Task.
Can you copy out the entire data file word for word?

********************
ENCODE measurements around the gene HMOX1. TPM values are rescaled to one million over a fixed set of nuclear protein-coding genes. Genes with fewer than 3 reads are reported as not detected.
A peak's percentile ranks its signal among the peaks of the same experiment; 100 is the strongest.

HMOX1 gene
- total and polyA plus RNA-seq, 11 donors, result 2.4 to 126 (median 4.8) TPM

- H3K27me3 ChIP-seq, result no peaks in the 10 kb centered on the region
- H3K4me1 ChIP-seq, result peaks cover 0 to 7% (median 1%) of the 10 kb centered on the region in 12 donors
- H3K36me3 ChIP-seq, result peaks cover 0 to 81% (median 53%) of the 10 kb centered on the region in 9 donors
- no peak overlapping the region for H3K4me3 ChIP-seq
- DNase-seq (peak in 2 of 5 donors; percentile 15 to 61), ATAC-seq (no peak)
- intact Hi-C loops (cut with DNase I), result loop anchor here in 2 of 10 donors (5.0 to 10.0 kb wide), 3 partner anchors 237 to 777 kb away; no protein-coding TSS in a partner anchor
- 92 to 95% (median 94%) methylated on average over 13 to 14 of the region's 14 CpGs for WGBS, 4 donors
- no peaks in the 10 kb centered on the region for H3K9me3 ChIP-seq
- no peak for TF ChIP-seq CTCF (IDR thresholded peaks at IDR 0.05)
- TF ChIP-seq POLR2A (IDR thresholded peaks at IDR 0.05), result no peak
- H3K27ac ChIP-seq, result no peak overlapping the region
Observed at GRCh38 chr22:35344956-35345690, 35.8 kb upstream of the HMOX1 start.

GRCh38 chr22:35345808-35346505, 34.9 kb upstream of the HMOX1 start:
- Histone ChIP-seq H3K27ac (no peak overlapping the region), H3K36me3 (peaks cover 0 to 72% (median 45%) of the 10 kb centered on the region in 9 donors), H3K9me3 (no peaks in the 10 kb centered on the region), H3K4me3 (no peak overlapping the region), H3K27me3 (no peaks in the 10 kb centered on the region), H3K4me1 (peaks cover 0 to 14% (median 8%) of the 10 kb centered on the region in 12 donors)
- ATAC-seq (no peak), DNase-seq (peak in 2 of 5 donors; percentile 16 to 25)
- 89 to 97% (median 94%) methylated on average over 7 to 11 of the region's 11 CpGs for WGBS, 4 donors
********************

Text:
ENCODE measurements around the gene HMOX1. TPM values are rescaled to one million over a fixed set of nuclear protein-coding genes. Genes with fewer than 3 reads are reported as not detected.
A peak's percentile ranks its signal among the peaks of the same experiment; 100 is the strongest.

HMOX1 gene
- total and polyA plus RNA-seq, 11 donors, result 2.4 to 126 (median 4.8) TPM

- H3K27me3 ChIP-seq, result no peaks in the 10 kb centered on the region
- H3K4me1 ChIP-seq, result peaks cover 0 to 7% (median 1%) of the 10 kb centered on the region in 12 donors
- H3K36me3 ChIP-seq, result peaks cover 0 to 81% (median 53%) of the 10 kb centered on the region in 9 donors
- no peak overlapping the region for H3K4me3 ChIP-seq
- DNase-seq (peak in 2 of 5 donors; percentile 15 to 61), ATAC-seq (no peak)
- intact Hi-C loops (cut with DNase I), result loop anchor here in 2 of 10 donors (5.0 to 10.0 kb wide), 3 partner anchors 237 to 777 kb away; no protein-coding TSS in a partner anchor
- 92 to 95% (median 94%) methylated on average over 13 to 14 of the region's 14 CpGs for WGBS, 4 donors
- no peaks in the 10 kb centered on the region for H3K9me3 ChIP-seq
- no peak for TF ChIP-seq CTCF (IDR thresholded peaks at IDR 0.05)
- TF ChIP-seq POLR2A (IDR thresholded peaks at IDR 0.05), result no peak
- H3K27ac ChIP-seq, result no peak overlapping the region
Observed at GRCh38 chr22:35344956-35345690, 35.8 kb upstream of the HMOX1 start.

GRCh38 chr22:35345808-35346505, 34.9 kb upstream of the HMOX1 start:
- Histone ChIP-seq H3K27ac (no peak overlapping the region), H3K36me3 (peaks cover 0 to 72% (median 45%) of the 10 kb centered on the region in 9 donors), H3K9me3 (no peaks in the 10 kb centered on the region), H3K4me3 (no peak overlapping the region), H3K27me3 (no peaks in the 10 kb centered on the region), H3K4me1 (peaks cover 0 to 14% (median 8%) of the 10 kb centered on the region in 12 donors)
- ATAC-seq (no peak), DNase-seq (peak in 2 of 5 donors; percentile 16 to 25)
- 89 to 97% (median 94%) methylated on average over 7 to 11 of the region's 11 CpGs for WGBS, 4 donors